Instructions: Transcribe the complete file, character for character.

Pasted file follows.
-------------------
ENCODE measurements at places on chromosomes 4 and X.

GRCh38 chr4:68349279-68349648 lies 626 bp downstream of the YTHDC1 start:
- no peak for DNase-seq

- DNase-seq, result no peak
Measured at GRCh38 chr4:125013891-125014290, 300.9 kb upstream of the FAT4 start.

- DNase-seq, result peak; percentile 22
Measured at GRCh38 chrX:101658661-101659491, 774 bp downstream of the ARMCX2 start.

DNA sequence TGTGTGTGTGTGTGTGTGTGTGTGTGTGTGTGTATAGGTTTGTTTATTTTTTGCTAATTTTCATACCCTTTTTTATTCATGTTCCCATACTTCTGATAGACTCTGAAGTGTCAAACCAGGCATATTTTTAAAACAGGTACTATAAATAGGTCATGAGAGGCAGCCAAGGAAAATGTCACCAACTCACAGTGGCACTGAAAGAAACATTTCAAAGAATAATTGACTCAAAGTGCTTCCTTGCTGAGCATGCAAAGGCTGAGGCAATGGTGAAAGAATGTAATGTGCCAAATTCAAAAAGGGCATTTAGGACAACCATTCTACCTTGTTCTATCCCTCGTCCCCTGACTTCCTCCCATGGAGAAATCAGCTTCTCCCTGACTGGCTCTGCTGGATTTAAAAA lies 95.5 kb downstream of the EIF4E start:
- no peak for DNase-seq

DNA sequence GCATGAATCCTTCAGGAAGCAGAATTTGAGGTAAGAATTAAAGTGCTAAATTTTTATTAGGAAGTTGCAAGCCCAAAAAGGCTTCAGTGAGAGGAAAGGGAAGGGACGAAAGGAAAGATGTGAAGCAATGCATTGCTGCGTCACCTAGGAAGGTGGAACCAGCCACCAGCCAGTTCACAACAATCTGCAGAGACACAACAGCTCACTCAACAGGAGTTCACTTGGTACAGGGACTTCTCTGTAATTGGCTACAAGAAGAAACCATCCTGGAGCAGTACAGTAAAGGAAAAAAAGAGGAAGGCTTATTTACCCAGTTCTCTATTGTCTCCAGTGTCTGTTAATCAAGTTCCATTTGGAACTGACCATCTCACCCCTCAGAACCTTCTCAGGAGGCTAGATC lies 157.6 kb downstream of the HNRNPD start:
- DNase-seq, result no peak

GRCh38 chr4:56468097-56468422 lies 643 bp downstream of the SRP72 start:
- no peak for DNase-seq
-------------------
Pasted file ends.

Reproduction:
ENCODE measurements at places on chromosomes 4 and X.

GRCh38 chr4:68349279-68349648 lies 626 bp downstream of the YTHDC1 start:
- no peak for DNase-seq

- DNase-seq, result no peak
Measured at GRCh38 chr4:125013891-125014290, 300.9 kb upstream of the FAT4 start.

- DNase-seq, result peak; percentile 22
Measured at GRCh38 chrX:101658661-101659491, 774 bp downstream of the ARMCX2 start.

DNA sequence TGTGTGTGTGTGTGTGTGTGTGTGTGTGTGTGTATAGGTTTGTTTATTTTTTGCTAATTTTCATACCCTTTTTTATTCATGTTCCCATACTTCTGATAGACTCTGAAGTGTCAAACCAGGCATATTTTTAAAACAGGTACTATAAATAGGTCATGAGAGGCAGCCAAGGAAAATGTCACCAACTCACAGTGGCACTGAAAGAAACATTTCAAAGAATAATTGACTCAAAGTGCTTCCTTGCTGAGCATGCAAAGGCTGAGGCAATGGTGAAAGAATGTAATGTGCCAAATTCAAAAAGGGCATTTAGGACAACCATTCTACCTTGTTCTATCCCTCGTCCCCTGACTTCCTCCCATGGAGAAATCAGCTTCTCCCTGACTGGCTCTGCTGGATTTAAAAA lies 95.5 kb downstream of the EIF4E start:
- no peak for DNase-seq

DNA sequence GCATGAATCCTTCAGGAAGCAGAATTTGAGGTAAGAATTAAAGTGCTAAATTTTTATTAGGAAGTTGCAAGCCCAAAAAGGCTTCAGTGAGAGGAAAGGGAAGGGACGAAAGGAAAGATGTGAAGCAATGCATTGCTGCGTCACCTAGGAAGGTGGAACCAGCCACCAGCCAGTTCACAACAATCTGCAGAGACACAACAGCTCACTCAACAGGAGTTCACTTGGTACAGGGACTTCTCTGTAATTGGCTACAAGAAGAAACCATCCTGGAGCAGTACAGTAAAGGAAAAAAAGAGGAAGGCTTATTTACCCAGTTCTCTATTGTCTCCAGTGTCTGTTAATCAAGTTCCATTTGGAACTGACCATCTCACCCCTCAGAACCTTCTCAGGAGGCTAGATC lies 157.6 kb downstream of the HNRNPD start:
- DNase-seq, result no peak

GRCh38 chr4:56468097-56468422 lies 643 bp downstream of the SRP72 start:
- no peak for DNase-seq